First Minister Alex Salmond hailed China’s announcement today that Scotch Whisky is to be given new legal protection with Geographical Indication of Origin (GI) status.
The deal means that any product labelled as ‘Scotch Whisky’ in China must come from Scotland.
The FM toasted the announcement at Glenglassaugh Distillery in Portsoy with Madam Tan Xiutian, Consul General for the People’s Republic of China in Scotland, and distillery managing director Stuart Nickerson.
The FM and Madam Tan signed a small cask (an Octave) of commemorative whisky for bottling in five years with the final sale proceeds going to charity.
Mr Salmond said:
“This is a long-awaited and very welcome announcement from China. It provides a great boost for our world-renowned whisky industry, strengthening efforts both to increase exports in a key market and to secure jobs across Scotland. I’m grateful to the Chinese Government for working with the SWA and the Scottish and UK Governments to deliver the designation, which provides discerning Chinese consumers with confidence that when they buy Scotch Whisky they’re buying a high-quality product from Scotland.”
Mr Nickerson said:
“China is a key target market for Glenglassaugh and today’s announcement means that we can re-focus our efforts with renewed confidence, knowing that our products and customers will be protected. I’m delighted that the First Minister and Consul General are marking this important day at Glenglassaugh.”
The Scotch Whisky Association (SWA) applied to the Chinese Government for GI status in 2007 and last year Mr Salmond led a delegation with the SWA, Scottish Enterprise and UK Ambassador to progress the application with China’s Minister of Quality Supervision, Inspection and Quarantine Mr Wang Yong.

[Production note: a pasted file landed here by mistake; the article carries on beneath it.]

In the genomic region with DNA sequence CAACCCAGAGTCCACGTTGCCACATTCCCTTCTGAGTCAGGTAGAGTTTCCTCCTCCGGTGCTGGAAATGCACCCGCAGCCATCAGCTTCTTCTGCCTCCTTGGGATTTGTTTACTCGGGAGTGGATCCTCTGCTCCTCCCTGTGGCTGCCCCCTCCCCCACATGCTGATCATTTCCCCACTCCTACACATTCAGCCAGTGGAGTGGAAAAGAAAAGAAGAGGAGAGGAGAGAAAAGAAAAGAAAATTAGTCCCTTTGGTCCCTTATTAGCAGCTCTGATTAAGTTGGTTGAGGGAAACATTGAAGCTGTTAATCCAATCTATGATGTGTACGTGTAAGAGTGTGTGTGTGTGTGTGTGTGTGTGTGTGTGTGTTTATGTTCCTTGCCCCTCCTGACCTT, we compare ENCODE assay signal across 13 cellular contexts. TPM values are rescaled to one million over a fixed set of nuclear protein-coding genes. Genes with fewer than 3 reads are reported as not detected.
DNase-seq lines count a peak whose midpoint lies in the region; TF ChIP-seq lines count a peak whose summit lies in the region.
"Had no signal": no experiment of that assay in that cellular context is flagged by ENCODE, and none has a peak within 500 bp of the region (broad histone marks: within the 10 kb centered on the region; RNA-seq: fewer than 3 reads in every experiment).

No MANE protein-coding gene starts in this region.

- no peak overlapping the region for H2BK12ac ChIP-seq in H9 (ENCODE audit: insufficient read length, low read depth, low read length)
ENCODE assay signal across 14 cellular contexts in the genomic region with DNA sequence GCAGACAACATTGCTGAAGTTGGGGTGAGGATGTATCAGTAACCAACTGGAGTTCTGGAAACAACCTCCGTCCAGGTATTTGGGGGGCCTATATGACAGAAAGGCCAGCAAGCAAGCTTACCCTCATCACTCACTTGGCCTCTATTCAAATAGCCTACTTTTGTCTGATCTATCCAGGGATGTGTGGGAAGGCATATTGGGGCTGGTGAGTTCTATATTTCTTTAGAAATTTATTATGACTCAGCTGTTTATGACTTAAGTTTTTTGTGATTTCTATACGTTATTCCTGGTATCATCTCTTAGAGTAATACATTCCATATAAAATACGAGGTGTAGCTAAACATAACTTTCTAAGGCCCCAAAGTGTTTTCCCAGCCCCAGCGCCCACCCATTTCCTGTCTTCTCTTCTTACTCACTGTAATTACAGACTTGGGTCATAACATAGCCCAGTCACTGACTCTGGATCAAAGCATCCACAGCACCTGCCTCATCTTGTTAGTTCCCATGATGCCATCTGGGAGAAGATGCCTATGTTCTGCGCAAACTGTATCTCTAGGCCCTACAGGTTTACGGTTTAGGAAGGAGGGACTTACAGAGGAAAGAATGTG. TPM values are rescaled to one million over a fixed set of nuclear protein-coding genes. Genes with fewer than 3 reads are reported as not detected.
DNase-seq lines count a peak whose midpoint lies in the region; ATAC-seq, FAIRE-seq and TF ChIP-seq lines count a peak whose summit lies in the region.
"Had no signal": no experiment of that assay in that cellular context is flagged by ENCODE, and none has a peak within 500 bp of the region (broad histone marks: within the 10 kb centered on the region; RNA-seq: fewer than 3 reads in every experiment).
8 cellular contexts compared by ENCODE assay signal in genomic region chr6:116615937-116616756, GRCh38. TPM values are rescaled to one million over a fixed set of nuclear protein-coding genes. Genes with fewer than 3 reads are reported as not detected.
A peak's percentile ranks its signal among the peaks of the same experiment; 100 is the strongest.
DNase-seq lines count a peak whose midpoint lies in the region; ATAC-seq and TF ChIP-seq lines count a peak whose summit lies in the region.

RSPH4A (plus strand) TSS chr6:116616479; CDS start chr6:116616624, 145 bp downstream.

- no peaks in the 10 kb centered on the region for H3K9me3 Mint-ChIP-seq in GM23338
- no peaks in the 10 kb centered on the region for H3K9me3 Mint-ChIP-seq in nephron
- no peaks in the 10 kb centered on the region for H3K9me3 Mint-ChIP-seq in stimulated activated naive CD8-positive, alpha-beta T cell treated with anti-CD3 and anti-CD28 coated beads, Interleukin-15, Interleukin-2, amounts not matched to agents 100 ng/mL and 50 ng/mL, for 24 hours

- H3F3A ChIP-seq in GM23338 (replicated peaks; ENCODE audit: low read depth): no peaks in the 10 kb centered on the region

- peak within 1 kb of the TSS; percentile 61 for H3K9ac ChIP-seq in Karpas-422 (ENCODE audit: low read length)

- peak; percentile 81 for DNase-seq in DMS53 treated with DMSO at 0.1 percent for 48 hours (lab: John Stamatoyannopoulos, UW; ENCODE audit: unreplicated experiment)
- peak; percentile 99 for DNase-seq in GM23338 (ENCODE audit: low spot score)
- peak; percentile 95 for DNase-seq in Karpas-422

During a further visit to China in July this year the FM discussed the application again with AQSIQ Minister Mr Zhi Shuping to help secure the designation.
SWA Chief Executive Gavin Hewitt said:
“Today’s registration of Scotch Whisky as a geographical indication in China is an important milestone. It will support growth in this key market, protecting Scotch Whisky and consumers from fake products. The Association is grateful to the Scottish and UK Governments for working with us to secure this welcome protection.”
More than 10,000 people are employed in Scotland’s whisky industry, which supports a further 25,000 jobs indirectly – 20 per cent of them in rural areas.
Direct shipments of Scotch Whisky to China in 2009 were valued at £44 million pounds.
Once indirect shipments via regional distribution centres are taken into account, export value to China was estimated at around 80 million pounds. In the same year global exports reached a record £3.13 billion in value – underlining the export growth potential for protected Scotch Whisky in the world’s second largest economy.